Ciencia habilitada por datos de especímenes

Zhao, Y., G. A. O’Neill, and T. Wang. 2023. Predicting fundamental climate niches of forest trees based on species occurrence data. Ecological Indicators 148: 110072.

Species climate niche models (CNMs) have been widely used for assessing climate change impact, developing conservation strategies and guiding assisted migration for adaptation to future climates. However, the CNMs built based on species occurrence data only reflect the species’ realized niche, which can overestimate the potential loss of suitable habitat of existing forests and underestimate the potential of assisted migration to mitigate climate change. In this study, we explored building a fundamental climate niche model using widely available species occurrence data with two important forest tree species, lodgepole pine (Pinus contorta Dougl. ex Loud.) and Douglas-fir (Pseudotsuga menziesii Franco.), which were introduced to many countries worldwide. We first compared and optimized three individual modeling techniques and their ensemble by adjusting the ratio of presence to absence (p/a) observations using an innovative approach to predict the realized climate niche of the two species. We then extended the realized climate niches to their fundamental niches by determining a new cut-off threshold based on species occurrence data beyond the native distributions. We found that the ensemble model comprising Random Forest and Maxent had the best performance and identified a common cut-off threshold of 0.3 for predicting the fundamental climate niches of the two species, which is likely applicable to other species. We then predicted the fundamental climate niches of the two species under current and future climate conditions. Our study demonstrated a novel approach for predicting species’ fundamental climate niche with high accuracy using only species occurrence data, including both presence and absence data points. It provided a new tool for assessing climate change impact on the future loss of existing forests and implementing assisted migration for better adapting to future climates.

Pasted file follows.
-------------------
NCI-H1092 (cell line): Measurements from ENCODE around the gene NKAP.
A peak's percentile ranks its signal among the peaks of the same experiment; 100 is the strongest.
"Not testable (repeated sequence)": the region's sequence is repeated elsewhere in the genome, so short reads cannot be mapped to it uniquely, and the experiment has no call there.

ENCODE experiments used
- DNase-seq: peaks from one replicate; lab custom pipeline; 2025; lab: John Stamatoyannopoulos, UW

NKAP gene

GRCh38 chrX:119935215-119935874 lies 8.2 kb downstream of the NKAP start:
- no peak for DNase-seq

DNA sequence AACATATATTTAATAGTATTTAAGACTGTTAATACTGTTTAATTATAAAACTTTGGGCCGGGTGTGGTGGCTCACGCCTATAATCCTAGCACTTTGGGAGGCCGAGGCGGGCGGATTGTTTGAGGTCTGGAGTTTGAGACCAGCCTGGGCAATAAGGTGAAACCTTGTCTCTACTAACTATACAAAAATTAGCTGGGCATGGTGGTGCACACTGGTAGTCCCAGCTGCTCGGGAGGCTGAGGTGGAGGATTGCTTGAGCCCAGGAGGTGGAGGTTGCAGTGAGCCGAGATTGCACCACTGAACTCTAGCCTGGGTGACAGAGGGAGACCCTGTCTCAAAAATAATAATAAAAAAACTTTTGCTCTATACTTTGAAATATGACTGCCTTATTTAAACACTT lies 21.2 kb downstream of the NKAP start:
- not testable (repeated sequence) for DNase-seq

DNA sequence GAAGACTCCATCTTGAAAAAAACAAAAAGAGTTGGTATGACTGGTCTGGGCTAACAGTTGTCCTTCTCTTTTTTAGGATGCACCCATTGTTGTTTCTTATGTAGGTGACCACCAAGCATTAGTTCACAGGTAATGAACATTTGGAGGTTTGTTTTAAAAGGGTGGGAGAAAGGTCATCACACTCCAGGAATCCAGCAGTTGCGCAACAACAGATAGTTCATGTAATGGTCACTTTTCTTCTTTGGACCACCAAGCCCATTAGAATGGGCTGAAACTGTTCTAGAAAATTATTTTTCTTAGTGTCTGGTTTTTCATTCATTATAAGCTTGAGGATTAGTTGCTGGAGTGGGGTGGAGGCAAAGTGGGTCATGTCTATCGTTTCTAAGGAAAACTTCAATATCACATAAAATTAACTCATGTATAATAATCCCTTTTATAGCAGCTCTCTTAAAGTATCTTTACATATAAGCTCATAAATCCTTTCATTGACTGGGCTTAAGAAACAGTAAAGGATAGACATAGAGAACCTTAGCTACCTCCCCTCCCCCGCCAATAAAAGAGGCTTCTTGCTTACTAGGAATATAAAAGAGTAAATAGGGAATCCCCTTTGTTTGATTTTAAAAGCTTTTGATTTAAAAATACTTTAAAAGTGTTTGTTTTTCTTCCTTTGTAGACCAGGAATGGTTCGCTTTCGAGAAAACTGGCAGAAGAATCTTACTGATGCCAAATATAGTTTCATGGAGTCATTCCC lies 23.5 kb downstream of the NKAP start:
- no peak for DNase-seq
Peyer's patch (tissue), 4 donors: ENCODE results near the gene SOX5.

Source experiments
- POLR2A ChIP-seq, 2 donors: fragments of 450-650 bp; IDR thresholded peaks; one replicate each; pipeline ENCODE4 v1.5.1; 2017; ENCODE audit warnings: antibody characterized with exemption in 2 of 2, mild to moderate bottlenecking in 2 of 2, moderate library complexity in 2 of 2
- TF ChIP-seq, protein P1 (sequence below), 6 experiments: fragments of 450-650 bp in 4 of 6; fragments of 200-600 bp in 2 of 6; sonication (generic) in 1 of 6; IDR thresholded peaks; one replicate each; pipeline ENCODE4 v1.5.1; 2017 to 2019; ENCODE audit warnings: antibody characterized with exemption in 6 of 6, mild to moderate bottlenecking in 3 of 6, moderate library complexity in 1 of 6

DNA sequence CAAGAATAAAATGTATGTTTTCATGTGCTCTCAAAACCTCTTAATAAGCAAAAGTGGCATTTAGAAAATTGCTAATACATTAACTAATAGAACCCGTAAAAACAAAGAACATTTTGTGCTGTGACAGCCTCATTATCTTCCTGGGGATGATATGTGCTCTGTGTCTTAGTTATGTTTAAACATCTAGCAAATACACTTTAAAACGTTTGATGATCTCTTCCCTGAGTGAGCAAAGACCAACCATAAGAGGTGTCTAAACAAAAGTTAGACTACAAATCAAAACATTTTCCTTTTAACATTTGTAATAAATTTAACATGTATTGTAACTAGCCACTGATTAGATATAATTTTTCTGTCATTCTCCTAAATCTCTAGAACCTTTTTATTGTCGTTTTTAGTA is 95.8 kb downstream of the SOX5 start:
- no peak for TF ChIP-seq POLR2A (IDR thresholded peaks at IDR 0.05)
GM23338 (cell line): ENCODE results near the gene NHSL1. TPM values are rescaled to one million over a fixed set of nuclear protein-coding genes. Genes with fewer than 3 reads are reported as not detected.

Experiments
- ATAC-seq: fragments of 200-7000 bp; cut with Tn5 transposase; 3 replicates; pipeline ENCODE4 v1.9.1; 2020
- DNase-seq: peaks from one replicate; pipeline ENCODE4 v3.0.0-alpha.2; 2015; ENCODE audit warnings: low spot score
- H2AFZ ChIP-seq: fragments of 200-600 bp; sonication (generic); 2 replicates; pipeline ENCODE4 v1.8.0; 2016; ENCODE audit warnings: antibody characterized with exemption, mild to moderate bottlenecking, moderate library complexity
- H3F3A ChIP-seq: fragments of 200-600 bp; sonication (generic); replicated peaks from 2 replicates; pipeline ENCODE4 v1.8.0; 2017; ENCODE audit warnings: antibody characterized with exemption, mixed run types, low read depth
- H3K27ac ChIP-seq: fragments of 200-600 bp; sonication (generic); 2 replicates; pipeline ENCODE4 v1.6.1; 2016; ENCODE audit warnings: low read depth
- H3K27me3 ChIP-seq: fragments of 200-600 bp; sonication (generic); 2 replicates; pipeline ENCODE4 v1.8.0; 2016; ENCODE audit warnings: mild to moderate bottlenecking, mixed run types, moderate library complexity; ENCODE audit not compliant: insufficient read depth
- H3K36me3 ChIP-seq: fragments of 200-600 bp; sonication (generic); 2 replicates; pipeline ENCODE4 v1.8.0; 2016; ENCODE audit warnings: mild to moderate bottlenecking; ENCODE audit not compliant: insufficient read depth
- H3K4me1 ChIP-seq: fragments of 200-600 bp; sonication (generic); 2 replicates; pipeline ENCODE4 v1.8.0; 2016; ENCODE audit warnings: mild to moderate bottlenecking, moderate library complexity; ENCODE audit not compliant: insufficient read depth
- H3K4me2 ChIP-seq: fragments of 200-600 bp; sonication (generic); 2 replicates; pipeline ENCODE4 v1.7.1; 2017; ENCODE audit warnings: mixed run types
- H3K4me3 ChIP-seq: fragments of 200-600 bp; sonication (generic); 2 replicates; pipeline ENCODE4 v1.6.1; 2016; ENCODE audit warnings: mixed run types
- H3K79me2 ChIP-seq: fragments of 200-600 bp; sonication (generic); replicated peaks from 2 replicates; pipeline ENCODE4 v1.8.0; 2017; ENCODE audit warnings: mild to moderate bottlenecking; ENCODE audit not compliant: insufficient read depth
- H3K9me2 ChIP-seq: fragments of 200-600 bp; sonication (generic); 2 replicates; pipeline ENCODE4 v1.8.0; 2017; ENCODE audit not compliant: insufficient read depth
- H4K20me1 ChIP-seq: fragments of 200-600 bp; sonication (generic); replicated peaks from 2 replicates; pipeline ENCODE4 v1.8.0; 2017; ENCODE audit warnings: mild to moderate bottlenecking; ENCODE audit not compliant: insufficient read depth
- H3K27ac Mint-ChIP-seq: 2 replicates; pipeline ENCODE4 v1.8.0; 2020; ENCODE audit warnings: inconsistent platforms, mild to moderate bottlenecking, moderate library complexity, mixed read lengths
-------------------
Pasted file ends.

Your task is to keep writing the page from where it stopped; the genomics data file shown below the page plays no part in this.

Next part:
Silva, C. P., D. N. López, P. I. Naulin, and S. A. Estay. 2023. Can suitability indices predict plant growth in the invaded range? The case of Acacias species. Frontiers in Plant Science 14.

IntroductionForestry in many parts of the world depends on exotic species, making this industry a source of invasions in some countries. Among others, plantations of the genus Pinus, Eucalyptus, Acacia, Populus, and Pseudotsuga underpin the forestry industry and are a vital component of many countries economies. Among woody plants, the cosmopolitan genus Acacia includes some of the most commonly planted trees worldwide. In order to prevent, manage and control invasive plant species, one of the most used tools is species distribution models. The output of these models can also be used to obtain information about population characteristics, such as spatial abundance patterns or species performance. Although ecological theory suggests a direct link between fitness and suitability, this link is often absent. The reasons behind the lack of this relationship are multiple. Chile is one of the countries where Acacia species, in particular, A. dealbata and A. melanoxylon, have become invaders. MethodsHere, we used climatic and edaphic variables to predict thepotentially suitable habitats for A. dealbata and A. melanoxylon in continental Chile and evaluate if the suitability indices obtained from these models are associated with the observed performance of the trees along the country. ResultsOur models show that variable importance showed significant similarities between the variables that characterize each species’ niche. However, despite the high accuracy of our models, we did not observe an association between suitability and tree growth.DiscussionThis disconnection between suitability and performance can result from multiple causes, from structural limitations, like the lack of biotic interactions in the models, to methodological issues, like the usefulness of the performance metric used. Whatever the scenario, our results suggest that plans to control invasive species should be cautious in assuming this relationship in their design and consider other indicators such as species establishment success.

Reichgelt, T., A. Baumgartner, R. Feng, and D. A. Willard. 2023. Poleward amplification, seasonal rainfall and forest heterogeneity in the Miocene of the eastern USA. Global and Planetary Change 222: 104073.